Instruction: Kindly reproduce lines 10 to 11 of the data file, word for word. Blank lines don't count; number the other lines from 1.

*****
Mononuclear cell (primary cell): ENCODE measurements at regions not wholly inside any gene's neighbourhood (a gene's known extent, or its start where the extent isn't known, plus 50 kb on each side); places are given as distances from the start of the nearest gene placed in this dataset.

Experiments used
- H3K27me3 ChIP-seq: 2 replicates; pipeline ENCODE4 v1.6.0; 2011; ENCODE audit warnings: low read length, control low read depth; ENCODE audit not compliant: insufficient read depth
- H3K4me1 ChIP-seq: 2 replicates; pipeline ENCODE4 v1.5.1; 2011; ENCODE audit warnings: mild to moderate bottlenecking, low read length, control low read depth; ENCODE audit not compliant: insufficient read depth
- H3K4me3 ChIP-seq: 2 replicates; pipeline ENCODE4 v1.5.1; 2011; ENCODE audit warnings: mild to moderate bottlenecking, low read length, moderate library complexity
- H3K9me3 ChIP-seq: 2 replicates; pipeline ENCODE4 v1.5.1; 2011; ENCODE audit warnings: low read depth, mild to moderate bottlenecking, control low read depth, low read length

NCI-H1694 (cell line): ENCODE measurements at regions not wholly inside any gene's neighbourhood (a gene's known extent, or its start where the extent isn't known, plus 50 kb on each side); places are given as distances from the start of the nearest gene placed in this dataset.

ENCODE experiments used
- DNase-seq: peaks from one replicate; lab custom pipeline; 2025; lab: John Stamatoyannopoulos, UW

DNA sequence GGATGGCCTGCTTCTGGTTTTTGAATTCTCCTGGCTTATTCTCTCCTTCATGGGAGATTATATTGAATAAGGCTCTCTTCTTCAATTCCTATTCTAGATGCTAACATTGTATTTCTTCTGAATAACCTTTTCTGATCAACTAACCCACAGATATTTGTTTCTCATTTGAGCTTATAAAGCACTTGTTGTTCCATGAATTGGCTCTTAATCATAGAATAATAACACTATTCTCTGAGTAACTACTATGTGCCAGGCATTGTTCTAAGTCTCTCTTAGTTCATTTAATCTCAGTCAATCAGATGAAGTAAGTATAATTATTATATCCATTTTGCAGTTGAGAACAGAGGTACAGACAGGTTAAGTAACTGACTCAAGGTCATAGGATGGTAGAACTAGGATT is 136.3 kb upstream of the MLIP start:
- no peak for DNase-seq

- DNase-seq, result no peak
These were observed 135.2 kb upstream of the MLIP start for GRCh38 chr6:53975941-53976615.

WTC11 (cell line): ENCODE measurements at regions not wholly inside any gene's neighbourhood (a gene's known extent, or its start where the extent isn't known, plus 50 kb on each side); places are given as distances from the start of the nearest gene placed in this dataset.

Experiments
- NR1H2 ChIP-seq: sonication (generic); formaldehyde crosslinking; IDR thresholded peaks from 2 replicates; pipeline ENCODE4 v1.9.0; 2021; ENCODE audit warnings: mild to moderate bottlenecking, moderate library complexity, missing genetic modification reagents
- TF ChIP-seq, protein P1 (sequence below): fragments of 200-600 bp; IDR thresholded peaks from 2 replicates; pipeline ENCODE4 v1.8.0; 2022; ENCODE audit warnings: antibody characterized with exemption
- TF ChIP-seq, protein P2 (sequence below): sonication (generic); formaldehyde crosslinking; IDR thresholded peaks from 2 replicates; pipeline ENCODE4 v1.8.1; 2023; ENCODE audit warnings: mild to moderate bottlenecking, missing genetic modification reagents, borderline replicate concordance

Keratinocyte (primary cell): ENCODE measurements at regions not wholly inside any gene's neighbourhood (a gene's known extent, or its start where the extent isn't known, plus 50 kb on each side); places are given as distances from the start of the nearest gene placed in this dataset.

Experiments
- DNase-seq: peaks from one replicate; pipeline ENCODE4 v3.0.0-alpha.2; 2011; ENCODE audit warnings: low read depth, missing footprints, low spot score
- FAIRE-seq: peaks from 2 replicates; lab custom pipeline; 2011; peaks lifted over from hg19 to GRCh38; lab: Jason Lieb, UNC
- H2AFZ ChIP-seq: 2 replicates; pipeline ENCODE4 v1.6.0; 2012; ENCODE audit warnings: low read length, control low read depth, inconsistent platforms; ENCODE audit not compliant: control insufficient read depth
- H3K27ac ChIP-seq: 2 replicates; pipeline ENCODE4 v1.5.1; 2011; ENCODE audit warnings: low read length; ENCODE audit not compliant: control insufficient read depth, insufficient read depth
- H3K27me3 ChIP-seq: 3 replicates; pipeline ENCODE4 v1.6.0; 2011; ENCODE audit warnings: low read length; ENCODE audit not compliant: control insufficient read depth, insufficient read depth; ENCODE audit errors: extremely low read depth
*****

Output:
DNA sequence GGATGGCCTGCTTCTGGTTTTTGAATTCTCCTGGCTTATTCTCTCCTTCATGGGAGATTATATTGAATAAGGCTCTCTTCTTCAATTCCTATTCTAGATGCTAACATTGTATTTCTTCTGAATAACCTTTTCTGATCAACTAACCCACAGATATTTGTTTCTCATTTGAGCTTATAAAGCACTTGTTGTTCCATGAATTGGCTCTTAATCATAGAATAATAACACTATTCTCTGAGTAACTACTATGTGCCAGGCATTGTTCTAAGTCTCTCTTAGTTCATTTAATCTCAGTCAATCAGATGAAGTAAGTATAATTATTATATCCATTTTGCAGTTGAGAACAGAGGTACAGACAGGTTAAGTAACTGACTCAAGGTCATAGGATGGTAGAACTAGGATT is 136.3 kb upstream of the MLIP start:
- no peak for DNase-seq